As beverage manufacturers get more creative in their product development, more beverages seem to be blurring the category lines. One category that has been both aided and challenged by this multi-platform approach is the energy category.
Jonas Feliciano, beverage analyst for Chicago-based Euromonitor International, told Beverage Industry in its August 2014 issues that non-alcohol beverages typically are broken into three categories: hydration, refreshment and function. Innovation from energy drink manufacturers has allowed the category to capitalize on the hydration and refreshment segments as well, he said.
Las Vegas-based Xyience capitalized on this trend through the launch of its Xenergy + line, which includes Xenergy + Hydration, Xenergy + Tea and Xenergy + Lemonade. Xenergy + Hydration is caffeine-free, but the other two varieties include 10 mg of caffeine in each ounce, the company says.
The concept of natural within the energy drinks market is one that could appeal to both consumers and retailers, experts note. But manufacturers also are going a step further with their innovation by developing energy drinks that are made with U.S. Department of Agriculture (USDA) certified organic ingredients.
Euromonitor’s Feliciano added that the natural and organic segment of energy drinks could pose a challenge to the category’s largest players — Fuschl Am See, Austria-based Red Bull and Corona, Calif.-based Monster Beverage Corp. — because they currently do not have products that play to that consumer base. However, he adds that the audiences for these brands contrast with that of Starbucks, which has a strong position in the segment.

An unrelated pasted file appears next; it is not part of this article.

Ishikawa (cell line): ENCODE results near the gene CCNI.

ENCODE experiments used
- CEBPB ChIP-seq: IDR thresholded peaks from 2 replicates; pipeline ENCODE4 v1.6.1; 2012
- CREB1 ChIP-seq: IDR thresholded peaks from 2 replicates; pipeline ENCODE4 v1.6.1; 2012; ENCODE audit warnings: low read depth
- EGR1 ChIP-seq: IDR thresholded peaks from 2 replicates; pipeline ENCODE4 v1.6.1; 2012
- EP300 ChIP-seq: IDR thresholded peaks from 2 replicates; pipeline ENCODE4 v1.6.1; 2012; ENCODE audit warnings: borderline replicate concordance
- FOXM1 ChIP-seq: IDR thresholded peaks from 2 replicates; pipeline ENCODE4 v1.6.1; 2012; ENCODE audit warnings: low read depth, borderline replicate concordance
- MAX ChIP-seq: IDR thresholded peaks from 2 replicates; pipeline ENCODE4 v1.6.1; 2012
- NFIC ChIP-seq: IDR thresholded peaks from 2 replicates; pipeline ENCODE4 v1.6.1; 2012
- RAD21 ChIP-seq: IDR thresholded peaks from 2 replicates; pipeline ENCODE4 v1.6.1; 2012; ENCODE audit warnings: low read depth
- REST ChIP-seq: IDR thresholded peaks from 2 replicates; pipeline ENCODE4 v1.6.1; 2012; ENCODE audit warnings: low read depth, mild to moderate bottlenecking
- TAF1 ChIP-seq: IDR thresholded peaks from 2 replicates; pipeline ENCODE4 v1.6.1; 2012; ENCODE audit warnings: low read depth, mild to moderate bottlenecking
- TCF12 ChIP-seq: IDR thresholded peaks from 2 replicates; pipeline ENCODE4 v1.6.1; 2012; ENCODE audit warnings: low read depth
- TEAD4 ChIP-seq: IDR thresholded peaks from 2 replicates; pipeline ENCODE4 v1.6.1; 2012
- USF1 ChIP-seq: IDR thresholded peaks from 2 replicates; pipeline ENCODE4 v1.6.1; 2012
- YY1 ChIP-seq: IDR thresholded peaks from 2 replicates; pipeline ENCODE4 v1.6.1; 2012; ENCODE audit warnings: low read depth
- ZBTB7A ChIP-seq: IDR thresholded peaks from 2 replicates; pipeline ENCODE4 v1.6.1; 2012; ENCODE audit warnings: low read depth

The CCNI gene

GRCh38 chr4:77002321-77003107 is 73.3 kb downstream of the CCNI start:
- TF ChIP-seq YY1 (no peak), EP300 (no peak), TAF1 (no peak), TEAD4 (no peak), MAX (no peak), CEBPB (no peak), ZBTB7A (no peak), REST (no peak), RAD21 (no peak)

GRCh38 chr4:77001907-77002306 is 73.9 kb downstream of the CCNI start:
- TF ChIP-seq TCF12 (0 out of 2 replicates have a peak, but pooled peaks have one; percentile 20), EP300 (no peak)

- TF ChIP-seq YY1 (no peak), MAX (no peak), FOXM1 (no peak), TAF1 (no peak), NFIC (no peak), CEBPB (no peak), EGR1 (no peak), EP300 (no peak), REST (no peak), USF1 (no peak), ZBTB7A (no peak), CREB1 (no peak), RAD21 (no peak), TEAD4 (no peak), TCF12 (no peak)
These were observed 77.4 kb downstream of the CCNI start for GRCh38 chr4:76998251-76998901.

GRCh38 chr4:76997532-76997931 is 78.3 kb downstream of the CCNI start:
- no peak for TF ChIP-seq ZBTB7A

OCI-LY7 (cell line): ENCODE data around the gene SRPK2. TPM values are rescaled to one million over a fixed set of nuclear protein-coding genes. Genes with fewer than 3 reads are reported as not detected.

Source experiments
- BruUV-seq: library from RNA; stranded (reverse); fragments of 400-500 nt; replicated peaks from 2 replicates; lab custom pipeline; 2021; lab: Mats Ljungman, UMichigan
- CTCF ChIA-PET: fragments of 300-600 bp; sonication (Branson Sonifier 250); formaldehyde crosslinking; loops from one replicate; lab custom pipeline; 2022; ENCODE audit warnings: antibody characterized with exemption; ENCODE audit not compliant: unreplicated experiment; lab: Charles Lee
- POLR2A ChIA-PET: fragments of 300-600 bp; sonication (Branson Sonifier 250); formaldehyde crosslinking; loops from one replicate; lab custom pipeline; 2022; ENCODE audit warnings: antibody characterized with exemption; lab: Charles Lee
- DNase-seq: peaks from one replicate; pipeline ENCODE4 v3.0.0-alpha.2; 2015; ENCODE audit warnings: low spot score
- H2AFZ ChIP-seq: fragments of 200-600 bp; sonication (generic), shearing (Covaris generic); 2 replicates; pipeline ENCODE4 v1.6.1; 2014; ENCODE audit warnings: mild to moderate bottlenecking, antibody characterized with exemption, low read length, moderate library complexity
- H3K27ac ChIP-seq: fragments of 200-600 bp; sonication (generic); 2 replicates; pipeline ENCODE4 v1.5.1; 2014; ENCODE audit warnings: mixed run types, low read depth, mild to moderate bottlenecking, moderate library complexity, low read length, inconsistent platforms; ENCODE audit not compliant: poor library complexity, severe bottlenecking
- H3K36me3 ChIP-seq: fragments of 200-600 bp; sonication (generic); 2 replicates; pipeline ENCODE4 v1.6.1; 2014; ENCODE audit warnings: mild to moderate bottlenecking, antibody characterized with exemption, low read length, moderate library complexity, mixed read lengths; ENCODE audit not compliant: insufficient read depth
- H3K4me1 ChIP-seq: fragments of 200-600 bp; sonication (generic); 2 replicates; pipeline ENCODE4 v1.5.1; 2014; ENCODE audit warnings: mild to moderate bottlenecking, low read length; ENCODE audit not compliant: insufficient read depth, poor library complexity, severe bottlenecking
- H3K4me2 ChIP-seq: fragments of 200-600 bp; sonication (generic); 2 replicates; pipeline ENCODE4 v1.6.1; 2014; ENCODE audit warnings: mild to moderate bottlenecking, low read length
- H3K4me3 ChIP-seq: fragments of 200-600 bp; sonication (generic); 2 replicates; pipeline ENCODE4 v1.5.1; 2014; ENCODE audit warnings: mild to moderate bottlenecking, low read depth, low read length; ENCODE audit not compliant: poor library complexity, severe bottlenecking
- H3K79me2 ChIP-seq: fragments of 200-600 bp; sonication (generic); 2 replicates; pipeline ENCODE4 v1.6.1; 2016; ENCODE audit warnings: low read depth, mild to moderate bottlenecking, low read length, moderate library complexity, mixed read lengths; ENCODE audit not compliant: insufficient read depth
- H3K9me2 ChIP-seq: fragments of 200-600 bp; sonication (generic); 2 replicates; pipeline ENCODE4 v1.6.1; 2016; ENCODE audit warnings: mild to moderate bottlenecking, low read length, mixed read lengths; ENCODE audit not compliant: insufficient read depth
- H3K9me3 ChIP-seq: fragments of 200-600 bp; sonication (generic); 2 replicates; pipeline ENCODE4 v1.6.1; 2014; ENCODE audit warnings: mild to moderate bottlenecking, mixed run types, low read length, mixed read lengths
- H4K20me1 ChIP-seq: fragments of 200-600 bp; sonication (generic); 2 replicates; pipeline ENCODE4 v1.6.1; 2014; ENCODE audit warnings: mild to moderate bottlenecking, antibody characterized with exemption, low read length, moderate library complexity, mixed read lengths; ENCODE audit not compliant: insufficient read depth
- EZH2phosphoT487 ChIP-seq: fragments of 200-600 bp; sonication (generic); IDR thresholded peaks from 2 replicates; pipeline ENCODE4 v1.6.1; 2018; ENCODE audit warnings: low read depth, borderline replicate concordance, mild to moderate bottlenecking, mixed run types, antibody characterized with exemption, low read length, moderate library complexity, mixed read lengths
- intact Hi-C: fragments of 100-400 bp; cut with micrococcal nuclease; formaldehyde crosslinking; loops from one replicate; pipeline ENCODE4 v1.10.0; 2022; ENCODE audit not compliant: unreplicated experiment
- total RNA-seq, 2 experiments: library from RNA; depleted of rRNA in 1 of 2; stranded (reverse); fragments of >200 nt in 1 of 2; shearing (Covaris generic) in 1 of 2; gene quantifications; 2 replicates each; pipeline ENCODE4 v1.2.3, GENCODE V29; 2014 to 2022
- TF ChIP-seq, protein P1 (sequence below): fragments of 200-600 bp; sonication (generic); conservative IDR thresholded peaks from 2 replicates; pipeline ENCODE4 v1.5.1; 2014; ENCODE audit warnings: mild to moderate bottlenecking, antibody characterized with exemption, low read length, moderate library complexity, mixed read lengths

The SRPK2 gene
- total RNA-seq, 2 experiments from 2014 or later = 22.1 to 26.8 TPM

However, just last month, The Coca-Cola Co. and Monster Beverage Corp. announced the closing of a strategic partnership related to an equity investment, business transfers and expanded distribution in the global energy drink category. As a result of the partnership, The Coca-Cola Co. now owns approximately 16.7 percent stake in Monster. Therefore, The Coca-Cola Co. made a net cash payment of approximately $2.15 billion to Monster.
In addition to natural and organic energy, today’s consumers are interested in flavorful energy drinks, Feliciano noted. He added that these flavor extensions can be important for retailers as they deal with competition from online portals and a decrease in overall soft drink consumption.
Energy shots account for roughly $1.1 billion of the overall $10.9 billion energy drink category, according Chicago-based Information Resources Inc. (IRI) data measuring multi-outlets during the 52 weeks ending May 17. Although it significantly trails behind the nearly $9 billion non-aseptic energy drink sub-category, energy shots still are the second-largest segment within the category.
“Energy shot growth has slowed in the last year due in large part to maturation,” said Chris Schmidt, industry analyst for consumer health at Euromonitor to Beverage Industry in its August 2014 issue. “The products have reached nearly ubiquitous distribution and consumer awareness. 5-hour Energy, in particular, seems to be dropping off, as it has lost its novelty luster and is becoming something of a commodity brand.”
Although energy shots have experienced contraction within the last few years, it is not a result of struggling to evolve with the consumer audience. “It’s hard to say whether there’s a core consumer group for energy shots anymore,” Schmidt said. “At first, they were positioned as the adult version of flashy energy drinks, but that’s not really the case anymore.”
Although energy has been at the core of the messages surrounding energy shots, Euromonitor’s Schmidt noticed that some marketing also focuses on claims for cognitive effects. This approach likely will be a key component in advertising going forward as the segment looks to recover from its contraction.
Although the overall energy drinks category was up 6.9 percent to $10.9 billion in the 52 weeks ending May 17, according to IRI data, this single-digit increase is in contrast to double-digit increases in years past, experts note.